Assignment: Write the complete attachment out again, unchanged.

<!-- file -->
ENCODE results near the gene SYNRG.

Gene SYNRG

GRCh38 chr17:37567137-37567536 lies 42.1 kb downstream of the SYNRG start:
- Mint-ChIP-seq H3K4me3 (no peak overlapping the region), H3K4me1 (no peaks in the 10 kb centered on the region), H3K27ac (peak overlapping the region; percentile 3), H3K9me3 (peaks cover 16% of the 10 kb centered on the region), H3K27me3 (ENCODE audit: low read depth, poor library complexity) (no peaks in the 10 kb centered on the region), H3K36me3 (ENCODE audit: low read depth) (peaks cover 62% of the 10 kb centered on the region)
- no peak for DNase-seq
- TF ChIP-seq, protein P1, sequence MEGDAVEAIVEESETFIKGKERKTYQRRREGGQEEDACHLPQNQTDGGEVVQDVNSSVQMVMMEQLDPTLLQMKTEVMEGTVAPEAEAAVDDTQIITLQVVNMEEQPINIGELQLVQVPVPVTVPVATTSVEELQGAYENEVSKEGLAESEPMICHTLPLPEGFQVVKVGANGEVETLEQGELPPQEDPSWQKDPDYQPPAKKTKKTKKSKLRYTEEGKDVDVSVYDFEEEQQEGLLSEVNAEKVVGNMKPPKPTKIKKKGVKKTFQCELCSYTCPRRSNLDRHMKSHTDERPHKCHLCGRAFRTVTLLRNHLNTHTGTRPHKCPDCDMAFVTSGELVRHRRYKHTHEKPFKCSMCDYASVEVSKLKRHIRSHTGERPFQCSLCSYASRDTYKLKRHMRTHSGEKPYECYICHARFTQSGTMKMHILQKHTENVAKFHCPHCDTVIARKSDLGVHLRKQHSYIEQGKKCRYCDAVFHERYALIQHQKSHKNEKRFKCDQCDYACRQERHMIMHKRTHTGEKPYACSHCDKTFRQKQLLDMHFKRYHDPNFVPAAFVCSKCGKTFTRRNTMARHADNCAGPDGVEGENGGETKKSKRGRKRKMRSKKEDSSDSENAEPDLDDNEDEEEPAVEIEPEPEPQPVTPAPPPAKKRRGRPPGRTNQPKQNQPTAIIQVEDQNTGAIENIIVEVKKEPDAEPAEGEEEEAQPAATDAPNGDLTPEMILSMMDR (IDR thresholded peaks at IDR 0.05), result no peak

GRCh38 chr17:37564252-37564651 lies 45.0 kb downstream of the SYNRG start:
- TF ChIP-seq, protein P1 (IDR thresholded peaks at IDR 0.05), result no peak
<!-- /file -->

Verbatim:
ENCODE results near the gene SYNRG.

Gene SYNRG

GRCh38 chr17:37567137-37567536 lies 42.1 kb downstream of the SYNRG start:
- Mint-ChIP-seq H3K4me3 (no peak overlapping the region), H3K4me1 (no peaks in the 10 kb centered on the region), H3K27ac (peak overlapping the region; percentile 3), H3K9me3 (peaks cover 16% of the 10 kb centered on the region), H3K27me3 (ENCODE audit: low read depth, poor library complexity) (no peaks in the 10 kb centered on the region), H3K36me3 (ENCODE audit: low read depth) (peaks cover 62% of the 10 kb centered on the region)
- no peak for DNase-seq
- TF ChIP-seq, protein P1, sequence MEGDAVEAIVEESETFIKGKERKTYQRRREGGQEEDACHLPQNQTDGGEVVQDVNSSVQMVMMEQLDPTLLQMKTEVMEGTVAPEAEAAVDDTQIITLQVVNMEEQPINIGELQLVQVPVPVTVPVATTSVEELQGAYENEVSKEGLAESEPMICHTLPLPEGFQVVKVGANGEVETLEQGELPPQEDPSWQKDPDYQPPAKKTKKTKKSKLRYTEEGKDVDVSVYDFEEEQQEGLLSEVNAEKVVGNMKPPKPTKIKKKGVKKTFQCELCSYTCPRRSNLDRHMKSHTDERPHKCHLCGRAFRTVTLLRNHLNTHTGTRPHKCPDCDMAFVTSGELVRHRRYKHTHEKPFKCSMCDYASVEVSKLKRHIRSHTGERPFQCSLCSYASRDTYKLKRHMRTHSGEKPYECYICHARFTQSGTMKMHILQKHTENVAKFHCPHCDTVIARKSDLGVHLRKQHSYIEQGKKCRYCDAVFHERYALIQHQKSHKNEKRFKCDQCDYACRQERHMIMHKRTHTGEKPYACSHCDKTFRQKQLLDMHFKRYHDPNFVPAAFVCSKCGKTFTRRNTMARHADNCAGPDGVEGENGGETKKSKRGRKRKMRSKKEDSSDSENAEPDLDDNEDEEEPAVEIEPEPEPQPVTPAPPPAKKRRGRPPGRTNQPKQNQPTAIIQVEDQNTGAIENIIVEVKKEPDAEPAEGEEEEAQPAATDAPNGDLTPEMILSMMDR (IDR thresholded peaks at IDR 0.05), result no peak

GRCh38 chr17:37564252-37564651 lies 45.0 kb downstream of the SYNRG start:
- TF ChIP-seq, protein P1 (IDR thresholded peaks at IDR 0.05), result no peak